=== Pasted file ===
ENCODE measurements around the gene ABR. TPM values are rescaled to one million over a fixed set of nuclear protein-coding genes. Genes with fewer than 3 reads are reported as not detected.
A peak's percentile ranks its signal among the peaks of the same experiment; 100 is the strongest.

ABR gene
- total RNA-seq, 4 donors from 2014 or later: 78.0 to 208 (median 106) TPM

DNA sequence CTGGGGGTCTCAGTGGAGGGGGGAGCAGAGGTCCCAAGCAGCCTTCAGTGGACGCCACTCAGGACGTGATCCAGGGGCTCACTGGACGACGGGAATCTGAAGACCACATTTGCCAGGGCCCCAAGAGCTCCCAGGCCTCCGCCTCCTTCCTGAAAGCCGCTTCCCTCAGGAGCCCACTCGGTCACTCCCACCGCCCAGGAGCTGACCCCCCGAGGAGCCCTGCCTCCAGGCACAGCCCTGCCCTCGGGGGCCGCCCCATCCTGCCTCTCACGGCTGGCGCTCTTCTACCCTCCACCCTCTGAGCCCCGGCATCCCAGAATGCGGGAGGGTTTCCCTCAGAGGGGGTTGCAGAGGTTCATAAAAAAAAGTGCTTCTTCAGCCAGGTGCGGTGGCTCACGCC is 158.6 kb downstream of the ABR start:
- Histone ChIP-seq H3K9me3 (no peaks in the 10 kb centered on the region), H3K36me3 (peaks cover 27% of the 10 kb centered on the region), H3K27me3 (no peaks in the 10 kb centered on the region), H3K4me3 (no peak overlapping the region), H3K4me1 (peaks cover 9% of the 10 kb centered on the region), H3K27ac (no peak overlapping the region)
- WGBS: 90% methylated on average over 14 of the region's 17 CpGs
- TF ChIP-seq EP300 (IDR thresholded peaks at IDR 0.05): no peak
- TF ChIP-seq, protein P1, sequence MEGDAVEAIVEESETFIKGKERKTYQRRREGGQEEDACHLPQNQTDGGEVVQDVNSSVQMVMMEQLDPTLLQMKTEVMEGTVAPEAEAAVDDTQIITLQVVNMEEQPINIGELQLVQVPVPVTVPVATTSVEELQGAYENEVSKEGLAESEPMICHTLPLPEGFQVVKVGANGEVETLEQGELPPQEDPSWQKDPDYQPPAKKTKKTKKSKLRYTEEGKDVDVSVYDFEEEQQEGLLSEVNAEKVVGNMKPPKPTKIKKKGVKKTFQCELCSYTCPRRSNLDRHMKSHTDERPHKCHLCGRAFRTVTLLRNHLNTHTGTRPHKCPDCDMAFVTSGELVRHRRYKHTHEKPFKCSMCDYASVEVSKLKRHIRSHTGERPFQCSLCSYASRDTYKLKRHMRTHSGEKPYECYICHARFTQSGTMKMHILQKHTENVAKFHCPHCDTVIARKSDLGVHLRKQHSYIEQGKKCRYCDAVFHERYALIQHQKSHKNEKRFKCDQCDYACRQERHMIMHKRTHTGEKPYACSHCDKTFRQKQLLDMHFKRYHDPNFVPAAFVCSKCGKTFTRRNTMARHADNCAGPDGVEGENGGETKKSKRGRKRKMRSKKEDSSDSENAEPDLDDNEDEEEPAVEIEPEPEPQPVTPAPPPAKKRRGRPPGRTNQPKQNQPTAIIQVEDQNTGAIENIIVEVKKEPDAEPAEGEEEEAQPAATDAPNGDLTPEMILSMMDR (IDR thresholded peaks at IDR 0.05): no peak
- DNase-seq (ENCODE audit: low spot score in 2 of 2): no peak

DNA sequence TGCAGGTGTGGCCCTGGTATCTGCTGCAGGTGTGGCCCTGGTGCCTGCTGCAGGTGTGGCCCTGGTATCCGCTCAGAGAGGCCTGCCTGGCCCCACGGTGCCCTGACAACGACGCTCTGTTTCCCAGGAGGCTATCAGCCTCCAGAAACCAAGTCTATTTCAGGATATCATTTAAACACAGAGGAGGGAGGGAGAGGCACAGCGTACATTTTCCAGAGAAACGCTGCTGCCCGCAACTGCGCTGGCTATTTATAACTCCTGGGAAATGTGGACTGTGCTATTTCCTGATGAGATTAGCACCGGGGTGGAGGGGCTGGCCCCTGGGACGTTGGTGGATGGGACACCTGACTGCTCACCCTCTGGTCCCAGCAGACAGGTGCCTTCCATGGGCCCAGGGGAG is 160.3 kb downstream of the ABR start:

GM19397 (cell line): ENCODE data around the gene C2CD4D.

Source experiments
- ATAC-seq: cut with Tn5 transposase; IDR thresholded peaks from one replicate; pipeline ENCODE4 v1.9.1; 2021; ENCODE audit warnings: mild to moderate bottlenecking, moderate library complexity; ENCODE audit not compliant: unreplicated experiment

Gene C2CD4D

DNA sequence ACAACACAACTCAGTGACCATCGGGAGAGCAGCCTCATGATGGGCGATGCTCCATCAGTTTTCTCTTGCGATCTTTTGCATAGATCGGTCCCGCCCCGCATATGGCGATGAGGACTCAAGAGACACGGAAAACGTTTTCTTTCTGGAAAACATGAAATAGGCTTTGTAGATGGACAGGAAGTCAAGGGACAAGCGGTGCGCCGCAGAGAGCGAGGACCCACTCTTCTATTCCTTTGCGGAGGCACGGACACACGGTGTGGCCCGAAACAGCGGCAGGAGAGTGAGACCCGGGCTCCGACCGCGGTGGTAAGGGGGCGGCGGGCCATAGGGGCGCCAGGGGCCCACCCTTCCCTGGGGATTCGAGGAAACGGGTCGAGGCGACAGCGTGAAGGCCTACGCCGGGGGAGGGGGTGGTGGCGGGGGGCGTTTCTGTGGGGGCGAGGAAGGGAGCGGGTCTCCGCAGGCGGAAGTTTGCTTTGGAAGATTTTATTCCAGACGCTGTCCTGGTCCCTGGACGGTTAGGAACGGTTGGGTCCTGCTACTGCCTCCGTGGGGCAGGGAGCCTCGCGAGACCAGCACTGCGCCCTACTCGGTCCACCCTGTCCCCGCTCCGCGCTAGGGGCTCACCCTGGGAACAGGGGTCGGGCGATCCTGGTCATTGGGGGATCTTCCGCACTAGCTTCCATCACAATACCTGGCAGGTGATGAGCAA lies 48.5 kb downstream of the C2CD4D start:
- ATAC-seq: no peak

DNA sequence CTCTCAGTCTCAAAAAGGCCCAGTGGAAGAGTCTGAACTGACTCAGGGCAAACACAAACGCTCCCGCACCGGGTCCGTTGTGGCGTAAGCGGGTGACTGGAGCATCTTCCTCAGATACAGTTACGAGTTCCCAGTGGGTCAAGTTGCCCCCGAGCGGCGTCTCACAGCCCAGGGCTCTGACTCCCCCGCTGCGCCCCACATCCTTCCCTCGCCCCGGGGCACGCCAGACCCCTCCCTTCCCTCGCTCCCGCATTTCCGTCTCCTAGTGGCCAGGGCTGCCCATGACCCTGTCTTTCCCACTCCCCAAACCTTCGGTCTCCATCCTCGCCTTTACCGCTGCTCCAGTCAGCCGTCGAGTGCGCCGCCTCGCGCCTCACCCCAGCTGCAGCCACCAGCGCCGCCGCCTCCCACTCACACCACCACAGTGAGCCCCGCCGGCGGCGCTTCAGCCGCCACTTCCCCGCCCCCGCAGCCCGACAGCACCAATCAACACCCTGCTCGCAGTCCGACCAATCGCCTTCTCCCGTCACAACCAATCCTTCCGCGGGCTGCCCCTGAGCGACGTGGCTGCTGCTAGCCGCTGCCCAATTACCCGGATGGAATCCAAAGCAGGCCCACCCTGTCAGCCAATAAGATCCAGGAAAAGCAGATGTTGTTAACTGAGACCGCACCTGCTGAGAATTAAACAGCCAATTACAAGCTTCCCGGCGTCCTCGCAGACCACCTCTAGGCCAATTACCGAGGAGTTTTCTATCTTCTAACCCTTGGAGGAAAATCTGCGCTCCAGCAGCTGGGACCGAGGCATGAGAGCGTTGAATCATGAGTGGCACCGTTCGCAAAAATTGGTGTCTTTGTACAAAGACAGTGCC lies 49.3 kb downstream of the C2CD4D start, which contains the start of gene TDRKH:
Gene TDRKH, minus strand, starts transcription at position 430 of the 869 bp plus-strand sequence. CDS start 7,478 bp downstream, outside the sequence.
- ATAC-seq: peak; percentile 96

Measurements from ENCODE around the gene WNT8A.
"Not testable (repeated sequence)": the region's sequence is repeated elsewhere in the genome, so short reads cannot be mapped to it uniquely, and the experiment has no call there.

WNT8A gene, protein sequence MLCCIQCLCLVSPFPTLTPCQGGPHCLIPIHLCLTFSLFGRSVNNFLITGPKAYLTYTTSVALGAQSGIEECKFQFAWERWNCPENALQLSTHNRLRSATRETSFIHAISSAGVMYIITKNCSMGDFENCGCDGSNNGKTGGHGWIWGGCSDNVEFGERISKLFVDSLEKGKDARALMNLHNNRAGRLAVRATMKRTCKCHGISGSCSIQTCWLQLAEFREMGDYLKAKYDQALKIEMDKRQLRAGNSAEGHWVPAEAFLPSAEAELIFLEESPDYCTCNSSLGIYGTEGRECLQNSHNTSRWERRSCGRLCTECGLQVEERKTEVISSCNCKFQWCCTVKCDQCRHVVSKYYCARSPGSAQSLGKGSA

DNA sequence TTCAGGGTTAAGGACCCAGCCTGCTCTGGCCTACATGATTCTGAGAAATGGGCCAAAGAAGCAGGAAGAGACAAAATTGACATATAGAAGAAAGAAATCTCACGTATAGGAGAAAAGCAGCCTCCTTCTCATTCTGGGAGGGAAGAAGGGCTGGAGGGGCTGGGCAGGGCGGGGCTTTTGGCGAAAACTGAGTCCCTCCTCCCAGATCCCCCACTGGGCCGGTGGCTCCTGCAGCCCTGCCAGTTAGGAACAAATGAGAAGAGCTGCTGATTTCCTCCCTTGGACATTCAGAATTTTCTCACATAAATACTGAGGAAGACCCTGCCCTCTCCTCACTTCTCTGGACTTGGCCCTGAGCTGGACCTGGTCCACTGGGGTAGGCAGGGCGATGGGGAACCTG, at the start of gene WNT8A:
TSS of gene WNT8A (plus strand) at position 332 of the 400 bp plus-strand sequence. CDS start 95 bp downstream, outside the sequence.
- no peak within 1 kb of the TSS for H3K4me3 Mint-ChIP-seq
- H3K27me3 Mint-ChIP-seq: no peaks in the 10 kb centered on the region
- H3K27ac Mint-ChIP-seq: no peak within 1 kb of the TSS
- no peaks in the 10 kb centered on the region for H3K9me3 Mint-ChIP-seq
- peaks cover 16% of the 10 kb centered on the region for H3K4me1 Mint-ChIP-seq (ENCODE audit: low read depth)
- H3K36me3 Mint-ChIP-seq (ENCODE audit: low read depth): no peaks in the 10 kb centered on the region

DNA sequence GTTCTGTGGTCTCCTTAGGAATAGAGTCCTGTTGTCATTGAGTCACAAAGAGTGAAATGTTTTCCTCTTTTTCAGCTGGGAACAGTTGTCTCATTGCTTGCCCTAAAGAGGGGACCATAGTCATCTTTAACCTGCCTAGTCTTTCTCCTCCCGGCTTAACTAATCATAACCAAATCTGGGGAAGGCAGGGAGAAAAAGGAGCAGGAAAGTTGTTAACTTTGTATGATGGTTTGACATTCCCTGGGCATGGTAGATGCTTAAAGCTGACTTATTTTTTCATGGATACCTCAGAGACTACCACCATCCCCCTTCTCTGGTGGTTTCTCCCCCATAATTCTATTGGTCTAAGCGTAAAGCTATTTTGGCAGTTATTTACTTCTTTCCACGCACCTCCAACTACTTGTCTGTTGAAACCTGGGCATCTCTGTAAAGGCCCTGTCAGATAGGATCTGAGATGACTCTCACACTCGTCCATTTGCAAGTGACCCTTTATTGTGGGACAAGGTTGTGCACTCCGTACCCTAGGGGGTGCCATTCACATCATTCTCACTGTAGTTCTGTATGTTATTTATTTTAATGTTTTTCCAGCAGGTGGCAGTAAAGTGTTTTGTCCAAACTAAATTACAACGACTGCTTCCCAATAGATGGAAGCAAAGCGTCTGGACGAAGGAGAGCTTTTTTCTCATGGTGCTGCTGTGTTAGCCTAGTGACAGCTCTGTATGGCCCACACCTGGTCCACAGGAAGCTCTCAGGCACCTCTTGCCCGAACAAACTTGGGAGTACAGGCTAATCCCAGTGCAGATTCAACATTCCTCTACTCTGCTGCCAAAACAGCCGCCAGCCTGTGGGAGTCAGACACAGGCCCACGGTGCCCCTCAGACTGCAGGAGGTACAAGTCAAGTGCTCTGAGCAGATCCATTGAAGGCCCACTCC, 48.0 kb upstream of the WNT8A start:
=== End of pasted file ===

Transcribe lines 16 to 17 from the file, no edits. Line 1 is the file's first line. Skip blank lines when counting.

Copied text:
DNA sequence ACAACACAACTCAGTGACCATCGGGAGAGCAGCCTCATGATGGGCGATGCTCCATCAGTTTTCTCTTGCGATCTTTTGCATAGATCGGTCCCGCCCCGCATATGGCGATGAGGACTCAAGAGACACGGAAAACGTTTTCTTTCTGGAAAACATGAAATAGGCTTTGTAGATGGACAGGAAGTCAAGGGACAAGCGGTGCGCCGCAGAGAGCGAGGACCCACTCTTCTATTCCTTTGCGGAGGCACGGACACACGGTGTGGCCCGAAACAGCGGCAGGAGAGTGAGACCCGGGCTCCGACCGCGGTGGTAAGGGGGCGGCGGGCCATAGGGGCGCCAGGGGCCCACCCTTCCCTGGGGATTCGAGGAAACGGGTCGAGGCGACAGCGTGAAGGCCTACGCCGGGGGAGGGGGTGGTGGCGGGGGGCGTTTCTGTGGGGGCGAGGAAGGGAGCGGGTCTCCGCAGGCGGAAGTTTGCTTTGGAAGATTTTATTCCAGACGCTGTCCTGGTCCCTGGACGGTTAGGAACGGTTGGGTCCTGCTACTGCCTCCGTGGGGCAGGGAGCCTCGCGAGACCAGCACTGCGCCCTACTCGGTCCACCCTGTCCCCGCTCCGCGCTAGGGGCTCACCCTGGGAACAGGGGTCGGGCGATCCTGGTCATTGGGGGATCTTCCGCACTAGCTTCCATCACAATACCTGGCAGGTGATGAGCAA lies 48.5 kb downstream of the C2CD4D start:
- ATAC-seq: no peak